Altering Sleep Habits
Getting too little sleep, or too much sleep, can trigger a migraine, so try to stick to a regular sleep schedule. Work on getting 7 to 9 hours of uninterrupted sleep each night. Try going to bed at the same time each night. To help prevent insomnia, limit the amount of caffeine and exposure to light you get before bed, including television.
The Stresses of Life
Stress and anxiety can be a major trigger of migraines. They can also make an already painful migraine worse. Learn how to reduce stress through relaxation exercises, physical activity, or talking out your problems. Even if you’re someone who is always on the go, try to take time out to do something you truly enjoy. Be good to yourself.
Overusing Pain Medications
Regular use of pain medication — even over-the-counter products like acetaminophen and ibuprofen — can cause migraines to increase in frequency and intensity. This is known as a rebound headache or medication overuse headache.
Your Hormone Fluctuations
Hormones that contribute to a woman’s menstrual cycle can also trigger migraines. As a result, certain hormone therapies may result in more frequent migraines. If you are sensitive to hormones, discuss your birth control options with your doctor. A birth control pill that is low in hormones, or a non-hormone birth control option, may work better for you. In addition, using birth control pills that limit monthly hormone fluctuations may also be beneficial.
Being Exposed to Certain Smells
Scents can trigger migraines in some individuals who are sensitive to smell. Common scent triggers include flowers, perfume, cleaning products, pain, and dust. Inhaling cigarette smoke, whether you are smoking yourself or are exposed to second-hand smoke, can also cause a migraine.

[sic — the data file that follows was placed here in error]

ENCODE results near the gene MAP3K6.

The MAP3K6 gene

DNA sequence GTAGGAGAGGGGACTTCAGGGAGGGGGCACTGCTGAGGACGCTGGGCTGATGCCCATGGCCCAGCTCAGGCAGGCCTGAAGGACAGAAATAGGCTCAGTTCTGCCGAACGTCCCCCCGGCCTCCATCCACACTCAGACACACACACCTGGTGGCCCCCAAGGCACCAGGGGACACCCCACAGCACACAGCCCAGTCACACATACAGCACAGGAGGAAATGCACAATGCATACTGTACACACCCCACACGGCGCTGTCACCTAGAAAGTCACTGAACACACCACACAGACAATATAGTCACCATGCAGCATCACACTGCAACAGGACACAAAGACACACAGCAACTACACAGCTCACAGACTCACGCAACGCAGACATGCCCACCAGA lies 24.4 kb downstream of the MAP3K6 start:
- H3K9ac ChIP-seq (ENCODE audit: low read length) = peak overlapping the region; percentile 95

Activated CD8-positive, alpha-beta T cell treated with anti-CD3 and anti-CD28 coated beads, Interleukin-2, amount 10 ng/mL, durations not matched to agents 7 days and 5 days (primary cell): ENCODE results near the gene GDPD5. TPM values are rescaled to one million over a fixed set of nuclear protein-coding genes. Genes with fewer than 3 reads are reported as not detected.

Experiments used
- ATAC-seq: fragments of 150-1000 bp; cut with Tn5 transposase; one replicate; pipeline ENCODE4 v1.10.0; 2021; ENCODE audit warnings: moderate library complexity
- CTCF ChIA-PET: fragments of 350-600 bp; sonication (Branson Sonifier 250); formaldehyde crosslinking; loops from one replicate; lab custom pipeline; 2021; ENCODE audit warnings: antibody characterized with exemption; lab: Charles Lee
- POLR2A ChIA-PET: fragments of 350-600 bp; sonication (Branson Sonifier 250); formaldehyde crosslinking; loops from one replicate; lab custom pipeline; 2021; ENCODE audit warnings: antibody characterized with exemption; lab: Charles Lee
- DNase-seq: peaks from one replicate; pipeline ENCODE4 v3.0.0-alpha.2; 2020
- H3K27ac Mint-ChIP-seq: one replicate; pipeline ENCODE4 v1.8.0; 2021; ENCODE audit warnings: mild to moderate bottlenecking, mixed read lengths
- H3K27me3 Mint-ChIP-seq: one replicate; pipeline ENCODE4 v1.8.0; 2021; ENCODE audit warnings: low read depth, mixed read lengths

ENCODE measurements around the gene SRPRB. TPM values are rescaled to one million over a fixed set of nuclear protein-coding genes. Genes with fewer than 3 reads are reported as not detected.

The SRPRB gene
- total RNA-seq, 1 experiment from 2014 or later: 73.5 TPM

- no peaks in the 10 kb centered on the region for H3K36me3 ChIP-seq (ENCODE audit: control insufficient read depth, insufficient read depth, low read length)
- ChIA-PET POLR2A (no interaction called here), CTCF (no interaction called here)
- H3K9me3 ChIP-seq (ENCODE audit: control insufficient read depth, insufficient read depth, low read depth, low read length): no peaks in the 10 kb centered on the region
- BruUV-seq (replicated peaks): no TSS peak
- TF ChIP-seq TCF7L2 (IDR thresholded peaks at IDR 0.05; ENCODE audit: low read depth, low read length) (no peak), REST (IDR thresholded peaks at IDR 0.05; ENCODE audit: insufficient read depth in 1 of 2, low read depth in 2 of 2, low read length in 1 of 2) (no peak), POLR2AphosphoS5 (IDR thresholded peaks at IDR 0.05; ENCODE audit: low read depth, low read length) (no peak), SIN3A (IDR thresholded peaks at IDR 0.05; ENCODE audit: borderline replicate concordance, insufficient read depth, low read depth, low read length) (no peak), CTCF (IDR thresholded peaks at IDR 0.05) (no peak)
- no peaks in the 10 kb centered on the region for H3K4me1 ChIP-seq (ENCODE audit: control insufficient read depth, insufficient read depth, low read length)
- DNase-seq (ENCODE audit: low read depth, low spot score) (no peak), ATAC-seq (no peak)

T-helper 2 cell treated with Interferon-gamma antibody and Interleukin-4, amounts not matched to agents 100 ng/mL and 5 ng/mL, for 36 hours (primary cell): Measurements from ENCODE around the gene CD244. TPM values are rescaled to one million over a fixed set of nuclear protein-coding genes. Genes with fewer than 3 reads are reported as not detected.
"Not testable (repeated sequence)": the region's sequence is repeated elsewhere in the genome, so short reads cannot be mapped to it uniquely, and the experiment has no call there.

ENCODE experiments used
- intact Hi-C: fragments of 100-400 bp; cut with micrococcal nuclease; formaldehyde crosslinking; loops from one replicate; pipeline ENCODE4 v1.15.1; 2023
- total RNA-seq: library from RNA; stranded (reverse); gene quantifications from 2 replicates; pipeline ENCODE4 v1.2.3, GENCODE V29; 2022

Being Exposed to Bright Lights
While sensitivity to light is a common migraine symptom, being exposed to a sudden, bright light can actually trigger a migraine. This can include bright sunlight or fluorescent lights. It’s also important to be mindful of glares, such as those on your computer screen, or reflected sunlight that can appear suddenly and cause a migraine.
If you know that your migraines are triggered by bright light, it may be advisable to wear sunglasses and a hat when out in the sun or in a room with a bright light.
Fasting or missing a meal can easily bring on a migraine. This is thought to be a result of low blood sugar, although the precise cause is not known. So take care of your body by eating regular meals and drinking water to avoid dehydration.
Your daily cup of joe might have turned into three cups of joe, which can worsen your migraine disorder. Likewise, missing your morning cup of joe can also precipitate a caffeine-withdrawal headache. Moderating your caffeine intake will likely help your migraines in the long-term.
Source: Very Well